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Custom Pipeline

This tutorial gives an overview of how to extend the Codex pipeline with custom components. The examples provided are very simple and not very useful – they are just examples.
To create custom producers, consumers and filters just inherit from cx::Producer, cx::Consumer and cx::Filter respectively.

Producer example

Imagine you have your data contained in two files. Instead of  catching an exception about production exhaustion when reading from the first file, you can create a producer that read from the first file while possible, then change to the second. The cx::Producer class has a pure virtual function produce, receiving a chunk of data to be filled with fresh data, and returning true if the producer can produce more data on a future call (false if the producer is done). That’s the function that we’ll implement. A cx::File is a cx::Producer itself (as well as a cx::Consumer), so we can delegate the produce call to the file currently being read:

class DoubleSource: public cx::Producer{
private:
    cx::File f1, f2;
    bool usingFirstFile;
public:

    DoubleSource():f1("firstFile.txt"), f2("secondFile.txt"), usingFirstFile(true){}

    bool produce(cx::Chunk& chunk){
        if (usingFirstFile){
            usingFirstFile = f1.produce(chunk);
            return true;
        }else
            return f2.produce(chunk);
    }

};

Consumer example

The cx::Consumer class has a pure virtual function consume, receiving a chunk of data to be consumed, and returning true if the consumer can receive more data in future calls to consume (false if the consumer is done). This example simply write the consumed data directly on std::cout (note that this may not make sense for structured data).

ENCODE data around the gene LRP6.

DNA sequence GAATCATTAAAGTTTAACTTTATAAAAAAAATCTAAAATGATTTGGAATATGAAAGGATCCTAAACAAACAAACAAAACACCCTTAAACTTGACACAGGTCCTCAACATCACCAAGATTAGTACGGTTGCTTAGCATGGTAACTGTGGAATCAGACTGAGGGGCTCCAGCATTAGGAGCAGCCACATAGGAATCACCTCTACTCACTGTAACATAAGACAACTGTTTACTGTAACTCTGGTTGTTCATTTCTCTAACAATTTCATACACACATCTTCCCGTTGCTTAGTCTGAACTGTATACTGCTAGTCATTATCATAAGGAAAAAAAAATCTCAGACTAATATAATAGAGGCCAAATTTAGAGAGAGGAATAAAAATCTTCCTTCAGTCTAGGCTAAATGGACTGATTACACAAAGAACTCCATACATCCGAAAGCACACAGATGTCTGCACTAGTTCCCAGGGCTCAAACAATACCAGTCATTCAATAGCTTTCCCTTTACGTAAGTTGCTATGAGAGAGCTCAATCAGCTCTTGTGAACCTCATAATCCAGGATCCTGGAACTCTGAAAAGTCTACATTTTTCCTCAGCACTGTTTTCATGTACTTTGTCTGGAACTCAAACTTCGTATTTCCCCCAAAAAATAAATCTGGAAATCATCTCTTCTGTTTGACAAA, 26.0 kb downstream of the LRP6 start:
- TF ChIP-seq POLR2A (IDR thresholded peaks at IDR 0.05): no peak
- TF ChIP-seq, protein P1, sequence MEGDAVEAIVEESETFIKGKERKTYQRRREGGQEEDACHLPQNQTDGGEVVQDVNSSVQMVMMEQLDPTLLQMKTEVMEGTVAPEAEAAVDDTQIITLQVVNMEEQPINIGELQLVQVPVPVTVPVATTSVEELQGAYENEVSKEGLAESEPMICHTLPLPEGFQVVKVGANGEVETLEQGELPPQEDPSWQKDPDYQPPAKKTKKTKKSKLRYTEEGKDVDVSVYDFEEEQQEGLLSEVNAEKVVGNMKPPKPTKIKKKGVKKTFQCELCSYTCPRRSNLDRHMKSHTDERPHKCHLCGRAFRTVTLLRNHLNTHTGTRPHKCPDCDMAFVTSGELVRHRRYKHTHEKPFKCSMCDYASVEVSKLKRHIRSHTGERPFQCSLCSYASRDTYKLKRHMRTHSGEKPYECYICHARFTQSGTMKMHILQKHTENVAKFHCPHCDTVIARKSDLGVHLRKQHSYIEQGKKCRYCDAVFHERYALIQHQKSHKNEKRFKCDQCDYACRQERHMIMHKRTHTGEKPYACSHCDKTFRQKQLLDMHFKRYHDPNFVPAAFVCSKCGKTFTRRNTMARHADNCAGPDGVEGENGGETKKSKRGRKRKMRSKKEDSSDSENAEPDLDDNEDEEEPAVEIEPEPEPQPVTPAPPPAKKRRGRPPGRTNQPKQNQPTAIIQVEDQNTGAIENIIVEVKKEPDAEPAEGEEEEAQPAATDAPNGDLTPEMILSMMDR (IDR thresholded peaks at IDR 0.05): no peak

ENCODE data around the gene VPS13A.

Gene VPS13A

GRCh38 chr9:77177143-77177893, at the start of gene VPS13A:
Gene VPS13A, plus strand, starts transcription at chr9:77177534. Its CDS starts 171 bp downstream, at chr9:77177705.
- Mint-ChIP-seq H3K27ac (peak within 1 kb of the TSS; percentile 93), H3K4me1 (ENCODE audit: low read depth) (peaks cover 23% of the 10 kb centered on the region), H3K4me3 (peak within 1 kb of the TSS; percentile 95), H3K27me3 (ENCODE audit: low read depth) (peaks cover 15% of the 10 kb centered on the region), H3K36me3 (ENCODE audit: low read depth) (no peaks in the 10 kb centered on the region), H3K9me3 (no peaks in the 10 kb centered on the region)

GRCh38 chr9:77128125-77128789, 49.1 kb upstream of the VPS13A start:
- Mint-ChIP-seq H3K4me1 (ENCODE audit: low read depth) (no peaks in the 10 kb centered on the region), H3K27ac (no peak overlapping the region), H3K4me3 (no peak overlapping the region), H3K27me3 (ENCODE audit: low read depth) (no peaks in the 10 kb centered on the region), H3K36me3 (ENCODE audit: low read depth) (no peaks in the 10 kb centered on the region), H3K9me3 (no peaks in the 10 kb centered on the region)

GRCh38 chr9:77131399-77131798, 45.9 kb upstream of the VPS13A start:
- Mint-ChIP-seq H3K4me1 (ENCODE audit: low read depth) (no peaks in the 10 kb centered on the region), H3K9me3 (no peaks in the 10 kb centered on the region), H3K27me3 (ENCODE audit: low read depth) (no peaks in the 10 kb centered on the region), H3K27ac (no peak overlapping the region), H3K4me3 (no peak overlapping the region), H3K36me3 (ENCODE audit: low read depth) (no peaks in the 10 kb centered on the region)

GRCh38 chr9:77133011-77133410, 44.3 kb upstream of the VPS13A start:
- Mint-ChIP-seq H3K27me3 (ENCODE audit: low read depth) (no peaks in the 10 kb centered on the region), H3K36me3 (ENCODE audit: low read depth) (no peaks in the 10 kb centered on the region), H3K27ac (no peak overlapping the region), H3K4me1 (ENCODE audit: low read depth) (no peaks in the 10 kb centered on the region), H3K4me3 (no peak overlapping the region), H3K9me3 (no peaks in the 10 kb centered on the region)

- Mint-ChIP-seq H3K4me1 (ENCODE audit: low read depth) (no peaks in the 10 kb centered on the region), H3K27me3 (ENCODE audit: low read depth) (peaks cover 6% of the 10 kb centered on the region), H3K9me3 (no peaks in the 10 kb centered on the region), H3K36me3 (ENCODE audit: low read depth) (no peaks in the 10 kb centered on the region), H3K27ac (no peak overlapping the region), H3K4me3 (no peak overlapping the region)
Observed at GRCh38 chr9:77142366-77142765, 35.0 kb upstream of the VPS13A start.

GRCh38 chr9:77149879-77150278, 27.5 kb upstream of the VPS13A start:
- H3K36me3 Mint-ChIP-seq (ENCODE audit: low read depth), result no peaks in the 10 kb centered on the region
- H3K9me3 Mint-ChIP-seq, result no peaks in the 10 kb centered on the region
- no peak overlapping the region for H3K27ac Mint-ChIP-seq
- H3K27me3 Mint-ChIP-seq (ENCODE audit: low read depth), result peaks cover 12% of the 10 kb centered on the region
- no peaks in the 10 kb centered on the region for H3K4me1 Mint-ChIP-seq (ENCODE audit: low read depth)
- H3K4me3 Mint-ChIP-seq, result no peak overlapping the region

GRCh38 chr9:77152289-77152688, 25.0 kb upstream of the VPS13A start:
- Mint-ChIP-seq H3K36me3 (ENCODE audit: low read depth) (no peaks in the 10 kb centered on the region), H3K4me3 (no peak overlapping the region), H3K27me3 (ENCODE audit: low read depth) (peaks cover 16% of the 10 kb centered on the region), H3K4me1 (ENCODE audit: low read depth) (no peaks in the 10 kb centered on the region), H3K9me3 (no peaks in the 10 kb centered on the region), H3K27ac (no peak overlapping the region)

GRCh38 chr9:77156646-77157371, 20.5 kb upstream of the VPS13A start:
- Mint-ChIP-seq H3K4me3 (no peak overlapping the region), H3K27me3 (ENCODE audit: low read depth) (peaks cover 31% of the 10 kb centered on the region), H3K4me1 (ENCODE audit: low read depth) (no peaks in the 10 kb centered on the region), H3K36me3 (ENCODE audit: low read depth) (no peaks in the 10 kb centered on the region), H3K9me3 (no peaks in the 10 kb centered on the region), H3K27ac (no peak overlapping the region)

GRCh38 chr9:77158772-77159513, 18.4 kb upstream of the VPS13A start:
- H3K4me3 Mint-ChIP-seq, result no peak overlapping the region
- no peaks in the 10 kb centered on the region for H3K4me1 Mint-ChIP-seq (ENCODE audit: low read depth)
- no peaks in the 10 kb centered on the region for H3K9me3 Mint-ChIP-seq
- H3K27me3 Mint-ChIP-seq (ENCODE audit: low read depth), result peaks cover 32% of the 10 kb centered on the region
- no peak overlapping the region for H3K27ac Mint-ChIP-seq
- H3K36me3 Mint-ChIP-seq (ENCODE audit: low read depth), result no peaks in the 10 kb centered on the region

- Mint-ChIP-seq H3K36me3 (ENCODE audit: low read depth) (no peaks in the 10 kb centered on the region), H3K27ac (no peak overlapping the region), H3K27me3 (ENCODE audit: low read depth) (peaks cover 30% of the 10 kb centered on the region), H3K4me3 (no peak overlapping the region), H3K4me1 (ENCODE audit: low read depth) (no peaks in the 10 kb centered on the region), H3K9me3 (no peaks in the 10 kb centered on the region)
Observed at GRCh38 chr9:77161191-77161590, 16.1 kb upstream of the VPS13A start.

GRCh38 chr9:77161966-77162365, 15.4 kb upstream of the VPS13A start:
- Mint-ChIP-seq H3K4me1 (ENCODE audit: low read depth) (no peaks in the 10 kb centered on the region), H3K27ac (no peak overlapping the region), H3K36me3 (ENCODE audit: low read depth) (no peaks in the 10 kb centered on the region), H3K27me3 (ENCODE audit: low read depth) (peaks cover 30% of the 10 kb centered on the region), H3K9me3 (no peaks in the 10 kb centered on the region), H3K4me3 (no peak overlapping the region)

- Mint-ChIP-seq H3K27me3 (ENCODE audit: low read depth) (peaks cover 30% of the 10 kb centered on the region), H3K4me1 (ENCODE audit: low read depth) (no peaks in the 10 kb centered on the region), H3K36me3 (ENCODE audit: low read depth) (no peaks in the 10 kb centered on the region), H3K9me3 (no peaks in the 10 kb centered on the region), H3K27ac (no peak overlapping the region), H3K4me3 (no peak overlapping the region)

class Printer: public cx::Consumer{
public:

    bool consume(const cx::Chunk& chunk){
        const char* data = chunk.data();
        for(unsigned int i = 0 ; i < chunk.size() ; ++i){
            std::cout << data[i];
        }
        return true;
    }

};

Filter example

The cx::Filter class has a pure virtual void function named pass. It receives a chunk to be transformed. Additionally there is a virtual void function finish that can be overridden for additional finalization steps. Those steps can eventually produce additional information into the chunk received as argument (e.g. some footer).
This example transforms lowercase characters into uppercase ones, and write ” finish” in the end.

class UpperCaseFilter: public cx::Filter{
public:

    void pass(cx::Chunk& chunk){
        char dif = 'A' - 'a';
        char* data = &chunk[0];
        for(unsigned int i = 0 ; i < chunk.size() ; ++i){
            if (data[i] >= 'a' && data[i] <= 'z'){
                data[i] += dif;
            }
        }
    }

    void finish(cx::Chunk& out){
        out.reset("finish\n", 7*sizeof(char));
    }

};

Using custom components

Simply use them with streams as you do for the default components:

DoubleSource    producer;
UpperCaseFilter filter;
Printer         consumer;
try{
    // print the text in uppercase
    cx::Stream stream(producer, filter, consumer);
}catch(std::exception& e){
    ...
}

Single pass

You can apply filters, produce or consume data in one step without using streams. That may be useful to process raw information. For example, you can apply an image processing filter directly over the image data, you don’t need a producer and consumer for that. Example:

cx::Chunk imageData = ...    // chunk with the image bytes
MyBlurFilter blurFilter;     // inherits from cx::Filter
blurFilter.apply(imageData); // apply the filter to the image bytes

Parallel processing

Codex provides multi-threaded pipeline processing, however it is always linear in the pipeline. Different components may be executing at the same time, but the same component never executes at the same time. This guarantees that the chunks are always processed in the correct order, and never race in parallel against each other.
Parallel processing may be desired, but requires additional synchronization. This can be achieved by creating a custom component and making sure that it is synchronized with the rest of the pipeline.
For example, a filter may split his input data into several smaller chunks, split the program execution by creating a thread for each chunk, process them in parallel, and in the end put all results together in the original chunk again. Such filter may internally use other filters or even complete streams over each chunk.
To properly synchronize your code, check the concurrency package on the documentation.

Conclusion

This tutorial opened the range of possibilities on what you can do with the Codex framework. This ends the tutorial, now it’s time to explore it by yourself accordingly to your needs. Always check the documentation for complete and detailed information about the Codex classes.


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